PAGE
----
Mercedes will almost certainly have the edge on the Grove team again this weekend, but with both Mercedes drivers locked in a battle with each other, Williams are likely to have the best chance of anyone of picking up the pieces should anything dramatic happens between the two championship protagonists.


Kamui Kobayashi, Caterham, Sochi Autodrom, 2014Despite falling into administration, missing the last two grands prix, losing a race driver and resorting to a crowd funding campaign in order to make it to the final race of the season, Caterham look set to make an unlikely return to the grid this weekend.

While the team prospects of survival into 2015 and beyond remain uncertain, making the grid this weekend could go a long way in helping their cause.

Kamui Kobayashi is already confirmed to return to his seat for what could well be his last ever grand prix start, despite the problems which afflicted his car on the team’s last appearance in Russia.

Caterham is yet to announce who will be his partner the Japanese driver after Ericsson cut ties with the team last week. Formula Renault 3.5 drivers Roberto Merhi and Will Stevens have both been linked with the seat despite not having raced in F1 before.

There were rumours Marussia might make a last-ditch effort to appear on the grid, but nothing appears to have come of it.

2014 driver form

DriverG avgR avgR bestR worstClassifiedForm guide
Sebastian Vettel7.174.872815/18Form guide
Daniel Ricciardo5.503.731815/18Form guide
Lewis Hamilton4.331.471315/18Form guide
Nico Rosberg1.721.811416/18Form guide
Fernando Alonso6.445.192916/18Form guide
Kimi Raikkonen9.509.1241317/18Form guide
Romain Grosjean14.6712.8381712/18Form guide
Pastor Maldonado17.7813.6991813/18Form guide
Jenson Button8.617.6531717/18Form guide
Kevin Magnussen8.789.2921417/18Form guide
Nico Hulkenberg10.897.8151216/18Form guide
Sergio Perez12.119.0031514/17Form guide
Adrian Sutil14.7814.55112111/18Form guide
Esteban Gutierrez15.8915.17122012/18Form guide
Jean-Eric Vergne11.8910.3861313/18Form guide
Daniil Kvyat11.5011.5791514/18Form guide
Felipe Massa7.677.7331515/18Form guide
Valtteri Bottas6.395.7121117/18Form guide
Jules Bianchi17.8015.9292012/15Form guide
Max Chilton19.5016.15131913/16Form guide
Kamui Kobayashi18.9315.7813199/14Form guide
Marcus Ericsson20.1917.09112011/16Form guide
Andre Lotterer21.000/1Form guide

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    Will Wood
    Will has been a RaceFans contributor since 2012 during which time he has covered F1 test sessions, launch events and interviewed drivers. He mainly...

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    59 comments on “Double points threatens to taint title showdown”

    1. I don’t think double points will affect the outcome. Mercedes will either finish 1-2 or one of them will DNF which will lead to the same WDC standings as normal points would have.

      1. Absolutely. Double points may mean that Rosberg had four times as many ways to win the championship as he would with normal scoring, but that does not mean ‘the imposition of double points has more than quadrupled Rosberg’s chance of winning the championship’. All Rosberg’s 19 extra ways of winning taken together are less likly than a 1-2 finish.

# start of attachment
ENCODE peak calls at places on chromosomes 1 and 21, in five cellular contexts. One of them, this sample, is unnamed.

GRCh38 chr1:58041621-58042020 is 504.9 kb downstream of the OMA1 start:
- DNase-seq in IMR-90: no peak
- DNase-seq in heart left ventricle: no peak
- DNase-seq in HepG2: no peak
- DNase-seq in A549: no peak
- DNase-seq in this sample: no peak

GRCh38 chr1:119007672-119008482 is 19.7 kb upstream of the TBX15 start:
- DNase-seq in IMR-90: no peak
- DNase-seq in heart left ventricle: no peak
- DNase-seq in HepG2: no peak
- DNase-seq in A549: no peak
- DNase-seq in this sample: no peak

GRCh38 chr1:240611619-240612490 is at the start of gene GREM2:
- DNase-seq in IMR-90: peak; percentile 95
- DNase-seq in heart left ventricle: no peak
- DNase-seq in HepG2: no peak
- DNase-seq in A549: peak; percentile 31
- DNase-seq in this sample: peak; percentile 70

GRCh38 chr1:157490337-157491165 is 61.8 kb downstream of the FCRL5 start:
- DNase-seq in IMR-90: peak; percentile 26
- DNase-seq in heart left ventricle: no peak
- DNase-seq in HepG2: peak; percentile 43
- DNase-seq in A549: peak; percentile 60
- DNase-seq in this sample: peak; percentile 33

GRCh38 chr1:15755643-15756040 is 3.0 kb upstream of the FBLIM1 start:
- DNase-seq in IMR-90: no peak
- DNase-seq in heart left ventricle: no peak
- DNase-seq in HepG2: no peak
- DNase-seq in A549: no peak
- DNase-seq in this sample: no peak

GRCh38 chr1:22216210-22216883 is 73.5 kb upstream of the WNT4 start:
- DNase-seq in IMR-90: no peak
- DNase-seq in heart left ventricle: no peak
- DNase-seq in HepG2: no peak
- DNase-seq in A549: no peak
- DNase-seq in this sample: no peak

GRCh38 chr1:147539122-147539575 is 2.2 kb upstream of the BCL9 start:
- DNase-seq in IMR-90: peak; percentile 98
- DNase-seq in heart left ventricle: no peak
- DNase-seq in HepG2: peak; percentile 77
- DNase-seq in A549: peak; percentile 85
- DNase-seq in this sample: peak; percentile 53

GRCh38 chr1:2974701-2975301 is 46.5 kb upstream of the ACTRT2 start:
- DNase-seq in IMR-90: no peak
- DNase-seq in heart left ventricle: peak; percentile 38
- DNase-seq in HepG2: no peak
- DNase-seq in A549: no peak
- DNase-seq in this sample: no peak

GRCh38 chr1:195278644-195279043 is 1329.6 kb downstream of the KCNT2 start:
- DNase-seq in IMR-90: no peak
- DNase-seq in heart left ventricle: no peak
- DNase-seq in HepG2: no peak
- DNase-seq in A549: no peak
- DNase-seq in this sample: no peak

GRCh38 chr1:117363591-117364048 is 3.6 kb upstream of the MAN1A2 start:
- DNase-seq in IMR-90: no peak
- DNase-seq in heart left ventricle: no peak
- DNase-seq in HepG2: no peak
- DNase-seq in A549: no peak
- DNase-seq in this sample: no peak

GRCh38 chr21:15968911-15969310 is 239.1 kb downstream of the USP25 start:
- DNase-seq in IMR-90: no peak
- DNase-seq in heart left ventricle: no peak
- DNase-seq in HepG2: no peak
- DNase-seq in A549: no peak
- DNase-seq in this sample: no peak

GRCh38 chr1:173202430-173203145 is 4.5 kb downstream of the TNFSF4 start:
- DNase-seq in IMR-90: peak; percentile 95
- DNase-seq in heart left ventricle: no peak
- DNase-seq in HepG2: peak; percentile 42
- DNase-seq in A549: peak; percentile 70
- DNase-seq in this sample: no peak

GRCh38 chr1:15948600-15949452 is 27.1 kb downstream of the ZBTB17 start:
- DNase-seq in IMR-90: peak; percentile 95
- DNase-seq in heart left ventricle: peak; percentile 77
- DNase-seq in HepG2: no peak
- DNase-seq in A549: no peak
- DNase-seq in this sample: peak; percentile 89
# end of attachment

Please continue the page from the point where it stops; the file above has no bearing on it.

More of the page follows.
2. >the imposition of double points has more than quadrupled Rosberg’s chance of winning the championship

      No it hasn’t. Double points has quadrupled the number of permutations that will lead to Rosberg winning the WDC, but the probability of the additional permutations is really marginal, so Rosbergs chances are only marginally improved. The most likely situation leading to Rosberg winning the WDC, is still a DNF from Hamilton.

      1. @kroonracing Let’s be clear – this:

        the imposition of double points has more than quadrupled Rosberg’s chance of winning the championship

        Is not contradicted by what you wrote:

        Double points has quadrupled the number of permutations that will lead to Rosberg winning

        As pointed out via the link, there are 111 possible scoring combinations for Hamilton and Rosberg this weekend. Under the normal points system 6 of those would be sufficient for Rosberg to win the title and under double points that rises to 25, so by that measure his chance has “more than quadrupled”.

        Your points that the performance of the Mercedes cars may make some of these possibilities more or less likely, and that Rosberg’s best chance of winning is if Hamilton fails to finish, are both covered in the article.

        1. My comments were not related to the linked article, but only to the conclusive phrase “has more than quadrubled Rosberg’s chance”.
          English is not my first language, but in my understanding “chance” in this context is a matter of probability, which hasn’t been quadrubled at all.
          A minor detail on a great site. Good job, Keith. Thanks.

        2. Keith, the two sentences you quote are not contradictory, but neither are they equivalent. They would only be equivalent if each additional permutation had the same chance of occuring as the original one. I believe that is Kroon’s point.

        3. Keith, don’t sweat it. Not everyone is a statistician.

        4. Kroon is correct. You should weight each outcome with a probability. Source: actuarial science degree

        5. it’s a semantic point made by @kroonracing but a good one. either way, double points has increased rosberg’s chances. by what extent requires some brain aching maths.